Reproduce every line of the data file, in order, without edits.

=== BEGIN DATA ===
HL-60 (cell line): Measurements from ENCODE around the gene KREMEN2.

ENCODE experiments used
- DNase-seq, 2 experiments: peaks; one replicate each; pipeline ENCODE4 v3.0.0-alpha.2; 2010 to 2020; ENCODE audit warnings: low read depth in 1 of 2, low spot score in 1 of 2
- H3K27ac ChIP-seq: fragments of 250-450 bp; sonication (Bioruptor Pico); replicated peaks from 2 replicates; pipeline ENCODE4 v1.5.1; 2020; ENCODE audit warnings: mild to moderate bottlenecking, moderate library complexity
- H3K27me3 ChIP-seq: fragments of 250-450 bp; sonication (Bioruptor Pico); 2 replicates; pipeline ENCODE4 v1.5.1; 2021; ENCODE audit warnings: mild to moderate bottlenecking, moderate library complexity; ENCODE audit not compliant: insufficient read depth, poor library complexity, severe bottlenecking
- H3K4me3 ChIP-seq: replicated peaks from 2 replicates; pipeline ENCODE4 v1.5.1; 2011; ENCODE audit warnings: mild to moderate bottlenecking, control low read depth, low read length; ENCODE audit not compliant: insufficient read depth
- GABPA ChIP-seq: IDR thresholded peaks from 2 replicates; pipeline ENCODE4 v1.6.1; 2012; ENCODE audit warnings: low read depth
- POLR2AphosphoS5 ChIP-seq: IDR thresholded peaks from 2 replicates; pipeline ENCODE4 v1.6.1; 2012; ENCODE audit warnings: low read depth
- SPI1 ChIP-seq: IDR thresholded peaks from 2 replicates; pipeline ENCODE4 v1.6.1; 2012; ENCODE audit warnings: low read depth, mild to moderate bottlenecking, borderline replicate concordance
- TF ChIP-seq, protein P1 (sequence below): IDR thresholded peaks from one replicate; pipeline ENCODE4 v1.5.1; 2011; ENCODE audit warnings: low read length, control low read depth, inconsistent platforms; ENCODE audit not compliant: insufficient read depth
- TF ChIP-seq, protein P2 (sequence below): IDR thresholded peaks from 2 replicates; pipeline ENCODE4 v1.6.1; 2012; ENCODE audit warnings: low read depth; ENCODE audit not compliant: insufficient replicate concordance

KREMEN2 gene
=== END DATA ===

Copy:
HL-60 (cell line): Measurements from ENCODE around the gene KREMEN2.

ENCODE experiments used
- DNase-seq, 2 experiments: peaks; one replicate each; pipeline ENCODE4 v3.0.0-alpha.2; 2010 to 2020; ENCODE audit warnings: low read depth in 1 of 2, low spot score in 1 of 2
- H3K27ac ChIP-seq: fragments of 250-450 bp; sonication (Bioruptor Pico); replicated peaks from 2 replicates; pipeline ENCODE4 v1.5.1; 2020; ENCODE audit warnings: mild to moderate bottlenecking, moderate library complexity
- H3K27me3 ChIP-seq: fragments of 250-450 bp; sonication (Bioruptor Pico); 2 replicates; pipeline ENCODE4 v1.5.1; 2021; ENCODE audit warnings: mild to moderate bottlenecking, moderate library complexity; ENCODE audit not compliant: insufficient read depth, poor library complexity, severe bottlenecking
- H3K4me3 ChIP-seq: replicated peaks from 2 replicates; pipeline ENCODE4 v1.5.1; 2011; ENCODE audit warnings: mild to moderate bottlenecking, control low read depth, low read length; ENCODE audit not compliant: insufficient read depth
- GABPA ChIP-seq: IDR thresholded peaks from 2 replicates; pipeline ENCODE4 v1.6.1; 2012; ENCODE audit warnings: low read depth
- POLR2AphosphoS5 ChIP-seq: IDR thresholded peaks from 2 replicates; pipeline ENCODE4 v1.6.1; 2012; ENCODE audit warnings: low read depth
- SPI1 ChIP-seq: IDR thresholded peaks from 2 replicates; pipeline ENCODE4 v1.6.1; 2012; ENCODE audit warnings: low read depth, mild to moderate bottlenecking, borderline replicate concordance
- TF ChIP-seq, protein P1 (sequence below): IDR thresholded peaks from one replicate; pipeline ENCODE4 v1.5.1; 2011; ENCODE audit warnings: low read length, control low read depth, inconsistent platforms; ENCODE audit not compliant: insufficient read depth
- TF ChIP-seq, protein P2 (sequence below): IDR thresholded peaks from 2 replicates; pipeline ENCODE4 v1.6.1; 2012; ENCODE audit warnings: low read depth; ENCODE audit not compliant: insufficient replicate concordance

KREMEN2 gene